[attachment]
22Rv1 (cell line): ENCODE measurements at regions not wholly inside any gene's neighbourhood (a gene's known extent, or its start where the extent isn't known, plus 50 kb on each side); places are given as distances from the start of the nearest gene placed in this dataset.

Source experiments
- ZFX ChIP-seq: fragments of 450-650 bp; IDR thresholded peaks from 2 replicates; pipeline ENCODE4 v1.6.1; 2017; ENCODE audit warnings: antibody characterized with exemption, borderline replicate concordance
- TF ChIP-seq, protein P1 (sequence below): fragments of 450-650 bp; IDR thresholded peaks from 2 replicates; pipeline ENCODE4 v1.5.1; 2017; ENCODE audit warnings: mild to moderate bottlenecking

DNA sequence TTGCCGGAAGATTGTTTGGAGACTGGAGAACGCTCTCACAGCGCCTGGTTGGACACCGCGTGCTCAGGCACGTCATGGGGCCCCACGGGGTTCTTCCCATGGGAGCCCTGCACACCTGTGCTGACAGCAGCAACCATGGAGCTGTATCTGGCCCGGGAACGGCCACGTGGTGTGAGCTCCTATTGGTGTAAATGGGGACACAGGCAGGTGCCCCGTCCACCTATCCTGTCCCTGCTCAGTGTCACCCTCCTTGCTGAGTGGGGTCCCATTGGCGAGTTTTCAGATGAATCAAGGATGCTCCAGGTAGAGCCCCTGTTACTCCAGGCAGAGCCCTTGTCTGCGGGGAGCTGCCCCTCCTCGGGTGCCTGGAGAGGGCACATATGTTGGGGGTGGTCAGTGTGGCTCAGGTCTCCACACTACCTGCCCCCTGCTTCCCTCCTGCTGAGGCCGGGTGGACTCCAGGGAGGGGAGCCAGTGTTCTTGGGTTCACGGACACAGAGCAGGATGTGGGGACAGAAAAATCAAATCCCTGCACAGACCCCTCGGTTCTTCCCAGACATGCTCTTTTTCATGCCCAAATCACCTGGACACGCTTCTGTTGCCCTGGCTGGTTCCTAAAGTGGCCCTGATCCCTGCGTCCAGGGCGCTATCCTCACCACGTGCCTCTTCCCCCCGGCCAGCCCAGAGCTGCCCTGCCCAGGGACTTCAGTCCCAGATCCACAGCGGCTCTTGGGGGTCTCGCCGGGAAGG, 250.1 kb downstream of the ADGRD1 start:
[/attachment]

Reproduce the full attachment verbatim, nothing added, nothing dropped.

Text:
22Rv1 (cell line): ENCODE measurements at regions not wholly inside any gene's neighbourhood (a gene's known extent, or its start where the extent isn't known, plus 50 kb on each side); places are given as distances from the start of the nearest gene placed in this dataset.

Source experiments
- ZFX ChIP-seq: fragments of 450-650 bp; IDR thresholded peaks from 2 replicates; pipeline ENCODE4 v1.6.1; 2017; ENCODE audit warnings: antibody characterized with exemption, borderline replicate concordance
- TF ChIP-seq, protein P1 (sequence below): fragments of 450-650 bp; IDR thresholded peaks from 2 replicates; pipeline ENCODE4 v1.5.1; 2017; ENCODE audit warnings: mild to moderate bottlenecking

DNA sequence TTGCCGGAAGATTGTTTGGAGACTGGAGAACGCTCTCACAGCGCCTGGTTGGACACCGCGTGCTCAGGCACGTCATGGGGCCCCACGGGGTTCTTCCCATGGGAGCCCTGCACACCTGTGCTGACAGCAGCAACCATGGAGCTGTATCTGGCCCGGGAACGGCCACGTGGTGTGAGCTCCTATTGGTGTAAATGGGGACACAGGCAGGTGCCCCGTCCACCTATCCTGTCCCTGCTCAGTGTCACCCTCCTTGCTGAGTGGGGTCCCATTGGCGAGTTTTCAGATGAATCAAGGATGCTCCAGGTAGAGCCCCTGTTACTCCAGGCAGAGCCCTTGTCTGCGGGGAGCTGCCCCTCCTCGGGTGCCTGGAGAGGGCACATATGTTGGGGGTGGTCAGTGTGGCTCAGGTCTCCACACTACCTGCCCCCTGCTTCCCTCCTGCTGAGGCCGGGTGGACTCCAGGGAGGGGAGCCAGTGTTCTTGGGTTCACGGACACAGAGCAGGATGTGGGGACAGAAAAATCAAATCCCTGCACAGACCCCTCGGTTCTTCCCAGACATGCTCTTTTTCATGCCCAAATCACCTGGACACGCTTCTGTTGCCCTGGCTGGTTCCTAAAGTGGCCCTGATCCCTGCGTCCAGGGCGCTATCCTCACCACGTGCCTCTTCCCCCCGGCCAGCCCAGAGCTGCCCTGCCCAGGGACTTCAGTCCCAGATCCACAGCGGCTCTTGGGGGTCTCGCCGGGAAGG, 250.1 kb downstream of the ADGRD1 start: